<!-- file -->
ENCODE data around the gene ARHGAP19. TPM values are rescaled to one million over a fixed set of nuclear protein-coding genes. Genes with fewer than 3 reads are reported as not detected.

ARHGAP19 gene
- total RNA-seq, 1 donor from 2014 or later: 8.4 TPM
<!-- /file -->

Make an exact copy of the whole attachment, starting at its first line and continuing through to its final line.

ENCODE data around the gene ARHGAP19. TPM values are rescaled to one million over a fixed set of nuclear protein-coding genes. Genes with fewer than 3 reads are reported as not detected.

ARHGAP19 gene
- total RNA-seq, 1 donor from 2014 or later: 8.4 TPM